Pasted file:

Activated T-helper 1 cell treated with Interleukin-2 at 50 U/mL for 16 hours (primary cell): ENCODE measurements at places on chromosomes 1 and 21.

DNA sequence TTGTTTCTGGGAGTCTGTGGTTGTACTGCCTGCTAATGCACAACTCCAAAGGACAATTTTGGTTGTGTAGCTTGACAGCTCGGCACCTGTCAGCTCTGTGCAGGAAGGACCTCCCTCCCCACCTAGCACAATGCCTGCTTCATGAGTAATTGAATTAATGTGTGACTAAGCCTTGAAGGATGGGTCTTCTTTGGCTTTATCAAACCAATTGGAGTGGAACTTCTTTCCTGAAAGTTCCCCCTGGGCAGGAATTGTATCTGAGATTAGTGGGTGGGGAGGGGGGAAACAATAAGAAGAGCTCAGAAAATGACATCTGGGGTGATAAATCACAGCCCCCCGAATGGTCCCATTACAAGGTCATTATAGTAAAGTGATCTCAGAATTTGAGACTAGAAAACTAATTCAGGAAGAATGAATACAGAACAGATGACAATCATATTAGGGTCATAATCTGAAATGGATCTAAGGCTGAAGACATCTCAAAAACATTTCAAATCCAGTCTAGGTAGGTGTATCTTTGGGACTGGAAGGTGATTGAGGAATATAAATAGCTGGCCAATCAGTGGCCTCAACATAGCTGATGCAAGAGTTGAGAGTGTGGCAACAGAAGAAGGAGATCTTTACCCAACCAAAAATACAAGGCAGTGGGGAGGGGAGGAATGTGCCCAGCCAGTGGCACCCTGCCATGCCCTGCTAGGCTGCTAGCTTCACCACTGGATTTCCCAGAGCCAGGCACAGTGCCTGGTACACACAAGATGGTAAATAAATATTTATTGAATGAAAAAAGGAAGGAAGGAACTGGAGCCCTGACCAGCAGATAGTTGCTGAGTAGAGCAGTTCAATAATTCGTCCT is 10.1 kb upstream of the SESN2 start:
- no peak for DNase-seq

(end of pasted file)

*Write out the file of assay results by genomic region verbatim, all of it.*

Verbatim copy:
Activated T-helper 1 cell treated with Interleukin-2 at 50 U/mL for 16 hours (primary cell): ENCODE measurements at places on chromosomes 1 and 21.

DNA sequence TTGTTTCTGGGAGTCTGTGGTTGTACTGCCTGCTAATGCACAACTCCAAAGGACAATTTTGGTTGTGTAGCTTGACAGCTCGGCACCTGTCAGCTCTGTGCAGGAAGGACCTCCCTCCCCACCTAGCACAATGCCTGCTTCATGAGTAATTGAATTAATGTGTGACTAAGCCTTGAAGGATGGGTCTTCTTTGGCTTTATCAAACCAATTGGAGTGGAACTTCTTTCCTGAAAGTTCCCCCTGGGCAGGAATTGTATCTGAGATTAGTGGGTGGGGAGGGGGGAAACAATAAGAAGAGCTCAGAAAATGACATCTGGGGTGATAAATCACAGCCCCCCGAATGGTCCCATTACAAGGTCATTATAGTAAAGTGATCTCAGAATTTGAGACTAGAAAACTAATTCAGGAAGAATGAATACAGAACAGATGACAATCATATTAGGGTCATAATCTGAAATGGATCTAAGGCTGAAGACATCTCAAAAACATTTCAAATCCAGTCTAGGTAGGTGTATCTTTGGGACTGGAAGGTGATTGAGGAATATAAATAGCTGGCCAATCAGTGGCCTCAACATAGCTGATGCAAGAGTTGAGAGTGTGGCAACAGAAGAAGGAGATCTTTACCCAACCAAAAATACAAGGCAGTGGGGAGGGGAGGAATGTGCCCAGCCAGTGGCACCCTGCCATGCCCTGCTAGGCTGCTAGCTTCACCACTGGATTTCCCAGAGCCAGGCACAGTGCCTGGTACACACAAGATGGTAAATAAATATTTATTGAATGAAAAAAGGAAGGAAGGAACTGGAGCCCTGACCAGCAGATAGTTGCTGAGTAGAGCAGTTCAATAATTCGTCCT is 10.1 kb upstream of the SESN2 start:
- no peak for DNase-seq